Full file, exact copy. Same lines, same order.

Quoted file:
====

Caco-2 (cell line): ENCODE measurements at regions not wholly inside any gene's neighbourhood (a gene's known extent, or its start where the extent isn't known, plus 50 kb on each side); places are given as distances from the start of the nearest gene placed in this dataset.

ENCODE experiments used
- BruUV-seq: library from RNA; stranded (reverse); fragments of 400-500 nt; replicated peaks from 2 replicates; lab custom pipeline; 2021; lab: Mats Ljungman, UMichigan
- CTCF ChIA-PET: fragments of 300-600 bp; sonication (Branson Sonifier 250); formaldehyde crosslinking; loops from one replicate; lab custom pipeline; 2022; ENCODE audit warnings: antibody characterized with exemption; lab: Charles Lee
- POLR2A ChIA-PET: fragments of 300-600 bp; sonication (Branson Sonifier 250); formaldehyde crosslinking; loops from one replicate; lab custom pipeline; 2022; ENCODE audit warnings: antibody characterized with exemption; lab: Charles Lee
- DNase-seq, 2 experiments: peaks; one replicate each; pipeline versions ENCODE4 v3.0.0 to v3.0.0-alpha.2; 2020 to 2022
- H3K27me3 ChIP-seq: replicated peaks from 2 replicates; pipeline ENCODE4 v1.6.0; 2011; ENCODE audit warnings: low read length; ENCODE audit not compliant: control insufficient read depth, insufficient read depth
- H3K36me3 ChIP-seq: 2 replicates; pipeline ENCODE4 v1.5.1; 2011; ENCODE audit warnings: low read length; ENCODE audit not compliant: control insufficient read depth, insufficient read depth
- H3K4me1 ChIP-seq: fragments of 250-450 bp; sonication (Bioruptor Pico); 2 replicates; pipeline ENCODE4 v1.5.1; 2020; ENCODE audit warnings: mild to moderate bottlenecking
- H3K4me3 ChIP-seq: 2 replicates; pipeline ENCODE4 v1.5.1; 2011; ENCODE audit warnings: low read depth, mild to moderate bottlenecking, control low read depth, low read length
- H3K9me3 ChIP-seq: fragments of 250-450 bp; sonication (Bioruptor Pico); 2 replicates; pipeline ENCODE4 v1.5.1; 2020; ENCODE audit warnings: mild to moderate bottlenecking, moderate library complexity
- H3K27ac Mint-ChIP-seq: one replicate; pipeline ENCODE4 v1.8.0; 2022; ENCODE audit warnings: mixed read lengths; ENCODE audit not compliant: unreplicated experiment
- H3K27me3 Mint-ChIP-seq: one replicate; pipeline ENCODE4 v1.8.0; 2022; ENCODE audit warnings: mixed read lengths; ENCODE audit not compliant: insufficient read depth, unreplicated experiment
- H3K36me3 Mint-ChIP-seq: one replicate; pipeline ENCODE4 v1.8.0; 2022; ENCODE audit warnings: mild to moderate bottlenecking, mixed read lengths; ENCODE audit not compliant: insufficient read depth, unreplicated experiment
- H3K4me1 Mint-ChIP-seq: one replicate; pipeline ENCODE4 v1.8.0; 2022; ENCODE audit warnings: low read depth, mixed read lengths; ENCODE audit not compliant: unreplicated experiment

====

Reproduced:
Caco-2 (cell line): ENCODE measurements at regions not wholly inside any gene's neighbourhood (a gene's known extent, or its start where the extent isn't known, plus 50 kb on each side); places are given as distances from the start of the nearest gene placed in this dataset.

ENCODE experiments used
- BruUV-seq: library from RNA; stranded (reverse); fragments of 400-500 nt; replicated peaks from 2 replicates; lab custom pipeline; 2021; lab: Mats Ljungman, UMichigan
- CTCF ChIA-PET: fragments of 300-600 bp; sonication (Branson Sonifier 250); formaldehyde crosslinking; loops from one replicate; lab custom pipeline; 2022; ENCODE audit warnings: antibody characterized with exemption; lab: Charles Lee
- POLR2A ChIA-PET: fragments of 300-600 bp; sonication (Branson Sonifier 250); formaldehyde crosslinking; loops from one replicate; lab custom pipeline; 2022; ENCODE audit warnings: antibody characterized with exemption; lab: Charles Lee
- DNase-seq, 2 experiments: peaks; one replicate each; pipeline versions ENCODE4 v3.0.0 to v3.0.0-alpha.2; 2020 to 2022
- H3K27me3 ChIP-seq: replicated peaks from 2 replicates; pipeline ENCODE4 v1.6.0; 2011; ENCODE audit warnings: low read length; ENCODE audit not compliant: control insufficient read depth, insufficient read depth
- H3K36me3 ChIP-seq: 2 replicates; pipeline ENCODE4 v1.5.1; 2011; ENCODE audit warnings: low read length; ENCODE audit not compliant: control insufficient read depth, insufficient read depth
- H3K4me1 ChIP-seq: fragments of 250-450 bp; sonication (Bioruptor Pico); 2 replicates; pipeline ENCODE4 v1.5.1; 2020; ENCODE audit warnings: mild to moderate bottlenecking
- H3K4me3 ChIP-seq: 2 replicates; pipeline ENCODE4 v1.5.1; 2011; ENCODE audit warnings: low read depth, mild to moderate bottlenecking, control low read depth, low read length
- H3K9me3 ChIP-seq: fragments of 250-450 bp; sonication (Bioruptor Pico); 2 replicates; pipeline ENCODE4 v1.5.1; 2020; ENCODE audit warnings: mild to moderate bottlenecking, moderate library complexity
- H3K27ac Mint-ChIP-seq: one replicate; pipeline ENCODE4 v1.8.0; 2022; ENCODE audit warnings: mixed read lengths; ENCODE audit not compliant: unreplicated experiment
- H3K27me3 Mint-ChIP-seq: one replicate; pipeline ENCODE4 v1.8.0; 2022; ENCODE audit warnings: mixed read lengths; ENCODE audit not compliant: insufficient read depth, unreplicated experiment
- H3K36me3 Mint-ChIP-seq: one replicate; pipeline ENCODE4 v1.8.0; 2022; ENCODE audit warnings: mild to moderate bottlenecking, mixed read lengths; ENCODE audit not compliant: insufficient read depth, unreplicated experiment
- H3K4me1 Mint-ChIP-seq: one replicate; pipeline ENCODE4 v1.8.0; 2022; ENCODE audit warnings: low read depth, mixed read lengths; ENCODE audit not compliant: unreplicated experiment